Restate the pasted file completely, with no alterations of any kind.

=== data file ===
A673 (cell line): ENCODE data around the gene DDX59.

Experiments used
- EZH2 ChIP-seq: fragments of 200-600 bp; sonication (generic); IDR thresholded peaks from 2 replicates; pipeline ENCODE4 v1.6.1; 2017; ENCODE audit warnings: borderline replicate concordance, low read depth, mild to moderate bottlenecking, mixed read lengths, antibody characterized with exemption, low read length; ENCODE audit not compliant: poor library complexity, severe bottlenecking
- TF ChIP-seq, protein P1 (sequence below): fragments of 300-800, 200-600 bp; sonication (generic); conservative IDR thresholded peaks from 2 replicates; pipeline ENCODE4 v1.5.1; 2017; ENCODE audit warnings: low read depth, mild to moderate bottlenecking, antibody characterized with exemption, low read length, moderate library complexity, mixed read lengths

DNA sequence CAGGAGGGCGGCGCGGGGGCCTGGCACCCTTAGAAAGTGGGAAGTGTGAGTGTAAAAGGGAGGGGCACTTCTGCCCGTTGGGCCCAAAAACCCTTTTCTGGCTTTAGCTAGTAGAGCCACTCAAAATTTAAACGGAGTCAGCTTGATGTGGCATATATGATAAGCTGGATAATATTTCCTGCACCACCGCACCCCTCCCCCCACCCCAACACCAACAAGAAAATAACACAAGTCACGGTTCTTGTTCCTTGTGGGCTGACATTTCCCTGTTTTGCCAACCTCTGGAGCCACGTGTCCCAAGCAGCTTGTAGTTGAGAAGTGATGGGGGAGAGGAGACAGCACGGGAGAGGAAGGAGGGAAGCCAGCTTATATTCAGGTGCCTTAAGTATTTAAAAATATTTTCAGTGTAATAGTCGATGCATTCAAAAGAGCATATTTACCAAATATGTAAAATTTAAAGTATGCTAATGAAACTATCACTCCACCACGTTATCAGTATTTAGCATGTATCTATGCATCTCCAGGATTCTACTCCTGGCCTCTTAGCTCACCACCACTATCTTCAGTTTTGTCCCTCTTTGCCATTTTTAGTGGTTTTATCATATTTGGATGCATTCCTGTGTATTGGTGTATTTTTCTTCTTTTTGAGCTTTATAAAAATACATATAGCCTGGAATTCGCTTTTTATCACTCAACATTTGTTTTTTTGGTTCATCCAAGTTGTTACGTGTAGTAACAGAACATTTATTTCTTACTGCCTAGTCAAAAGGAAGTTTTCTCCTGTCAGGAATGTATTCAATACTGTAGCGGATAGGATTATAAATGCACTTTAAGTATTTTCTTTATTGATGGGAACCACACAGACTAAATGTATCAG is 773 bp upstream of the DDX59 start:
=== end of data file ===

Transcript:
A673 (cell line): ENCODE data around the gene DDX59.

Experiments used
- EZH2 ChIP-seq: fragments of 200-600 bp; sonication (generic); IDR thresholded peaks from 2 replicates; pipeline ENCODE4 v1.6.1; 2017; ENCODE audit warnings: borderline replicate concordance, low read depth, mild to moderate bottlenecking, mixed read lengths, antibody characterized with exemption, low read length; ENCODE audit not compliant: poor library complexity, severe bottlenecking
- TF ChIP-seq, protein P1 (sequence below): fragments of 300-800, 200-600 bp; sonication (generic); conservative IDR thresholded peaks from 2 replicates; pipeline ENCODE4 v1.5.1; 2017; ENCODE audit warnings: low read depth, mild to moderate bottlenecking, antibody characterized with exemption, low read length, moderate library complexity, mixed read lengths

DNA sequence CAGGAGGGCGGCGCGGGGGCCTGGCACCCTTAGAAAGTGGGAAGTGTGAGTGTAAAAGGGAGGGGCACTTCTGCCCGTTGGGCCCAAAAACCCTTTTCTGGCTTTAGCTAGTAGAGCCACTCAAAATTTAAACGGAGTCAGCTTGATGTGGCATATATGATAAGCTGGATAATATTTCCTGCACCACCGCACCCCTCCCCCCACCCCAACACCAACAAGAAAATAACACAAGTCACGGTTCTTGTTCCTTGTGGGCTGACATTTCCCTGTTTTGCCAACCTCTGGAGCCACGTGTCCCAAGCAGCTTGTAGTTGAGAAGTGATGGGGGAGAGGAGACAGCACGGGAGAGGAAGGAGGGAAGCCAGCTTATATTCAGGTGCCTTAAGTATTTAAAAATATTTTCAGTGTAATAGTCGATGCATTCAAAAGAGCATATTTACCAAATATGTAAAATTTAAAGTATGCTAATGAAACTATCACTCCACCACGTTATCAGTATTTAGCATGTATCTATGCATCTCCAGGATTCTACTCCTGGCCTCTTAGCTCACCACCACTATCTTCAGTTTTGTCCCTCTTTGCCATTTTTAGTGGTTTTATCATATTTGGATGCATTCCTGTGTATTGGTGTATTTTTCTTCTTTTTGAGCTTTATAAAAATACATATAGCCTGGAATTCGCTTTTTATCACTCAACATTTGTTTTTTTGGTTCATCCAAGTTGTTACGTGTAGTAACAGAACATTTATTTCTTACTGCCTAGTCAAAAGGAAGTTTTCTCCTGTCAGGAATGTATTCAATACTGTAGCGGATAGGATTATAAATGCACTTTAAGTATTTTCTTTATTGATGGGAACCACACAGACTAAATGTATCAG is 773 bp upstream of the DDX59 start: